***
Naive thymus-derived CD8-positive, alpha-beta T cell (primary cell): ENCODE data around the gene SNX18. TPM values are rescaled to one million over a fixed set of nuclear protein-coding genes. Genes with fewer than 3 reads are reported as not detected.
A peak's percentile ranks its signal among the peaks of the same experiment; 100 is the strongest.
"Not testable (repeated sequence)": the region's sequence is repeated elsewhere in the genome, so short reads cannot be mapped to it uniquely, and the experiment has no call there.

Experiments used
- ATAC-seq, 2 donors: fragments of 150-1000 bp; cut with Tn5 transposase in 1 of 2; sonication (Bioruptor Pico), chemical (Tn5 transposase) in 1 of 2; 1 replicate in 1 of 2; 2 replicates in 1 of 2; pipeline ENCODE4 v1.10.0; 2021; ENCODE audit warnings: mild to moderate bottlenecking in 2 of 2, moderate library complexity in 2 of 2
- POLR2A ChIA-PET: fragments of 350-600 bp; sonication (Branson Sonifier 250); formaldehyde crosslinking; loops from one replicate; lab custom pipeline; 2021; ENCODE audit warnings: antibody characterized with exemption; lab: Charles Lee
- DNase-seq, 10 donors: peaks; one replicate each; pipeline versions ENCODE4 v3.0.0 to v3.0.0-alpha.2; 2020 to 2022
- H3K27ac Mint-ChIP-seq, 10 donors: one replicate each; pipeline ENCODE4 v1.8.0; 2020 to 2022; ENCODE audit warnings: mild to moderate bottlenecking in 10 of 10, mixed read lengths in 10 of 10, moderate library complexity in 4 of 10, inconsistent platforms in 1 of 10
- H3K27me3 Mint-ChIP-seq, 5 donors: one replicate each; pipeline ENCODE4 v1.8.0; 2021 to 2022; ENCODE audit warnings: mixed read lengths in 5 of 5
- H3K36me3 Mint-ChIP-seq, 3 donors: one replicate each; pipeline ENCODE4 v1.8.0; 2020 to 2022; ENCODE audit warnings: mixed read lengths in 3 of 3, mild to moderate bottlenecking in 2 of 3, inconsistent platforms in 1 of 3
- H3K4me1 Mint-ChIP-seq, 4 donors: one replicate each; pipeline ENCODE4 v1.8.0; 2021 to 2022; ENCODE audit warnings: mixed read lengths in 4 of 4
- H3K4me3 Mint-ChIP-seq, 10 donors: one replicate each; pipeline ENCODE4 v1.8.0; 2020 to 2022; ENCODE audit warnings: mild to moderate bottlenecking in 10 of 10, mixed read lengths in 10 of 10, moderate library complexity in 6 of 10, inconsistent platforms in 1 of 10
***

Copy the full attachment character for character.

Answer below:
Naive thymus-derived CD8-positive, alpha-beta T cell (primary cell): ENCODE data around the gene SNX18. TPM values are rescaled to one million over a fixed set of nuclear protein-coding genes. Genes with fewer than 3 reads are reported as not detected.
A peak's percentile ranks its signal among the peaks of the same experiment; 100 is the strongest.
"Not testable (repeated sequence)": the region's sequence is repeated elsewhere in the genome, so short reads cannot be mapped to it uniquely, and the experiment has no call there.

Experiments used
- ATAC-seq, 2 donors: fragments of 150-1000 bp; cut with Tn5 transposase in 1 of 2; sonication (Bioruptor Pico), chemical (Tn5 transposase) in 1 of 2; 1 replicate in 1 of 2; 2 replicates in 1 of 2; pipeline ENCODE4 v1.10.0; 2021; ENCODE audit warnings: mild to moderate bottlenecking in 2 of 2, moderate library complexity in 2 of 2
- POLR2A ChIA-PET: fragments of 350-600 bp; sonication (Branson Sonifier 250); formaldehyde crosslinking; loops from one replicate; lab custom pipeline; 2021; ENCODE audit warnings: antibody characterized with exemption; lab: Charles Lee
- DNase-seq, 10 donors: peaks; one replicate each; pipeline versions ENCODE4 v3.0.0 to v3.0.0-alpha.2; 2020 to 2022
- H3K27ac Mint-ChIP-seq, 10 donors: one replicate each; pipeline ENCODE4 v1.8.0; 2020 to 2022; ENCODE audit warnings: mild to moderate bottlenecking in 10 of 10, mixed read lengths in 10 of 10, moderate library complexity in 4 of 10, inconsistent platforms in 1 of 10
- H3K27me3 Mint-ChIP-seq, 5 donors: one replicate each; pipeline ENCODE4 v1.8.0; 2021 to 2022; ENCODE audit warnings: mixed read lengths in 5 of 5
- H3K36me3 Mint-ChIP-seq, 3 donors: one replicate each; pipeline ENCODE4 v1.8.0; 2020 to 2022; ENCODE audit warnings: mixed read lengths in 3 of 3, mild to moderate bottlenecking in 2 of 3, inconsistent platforms in 1 of 3
- H3K4me1 Mint-ChIP-seq, 4 donors: one replicate each; pipeline ENCODE4 v1.8.0; 2021 to 2022; ENCODE audit warnings: mixed read lengths in 4 of 4
- H3K4me3 Mint-ChIP-seq, 10 donors: one replicate each; pipeline ENCODE4 v1.8.0; 2020 to 2022; ENCODE audit warnings: mild to moderate bottlenecking in 10 of 10, mixed read lengths in 10 of 10, moderate library complexity in 6 of 10, inconsistent platforms in 1 of 10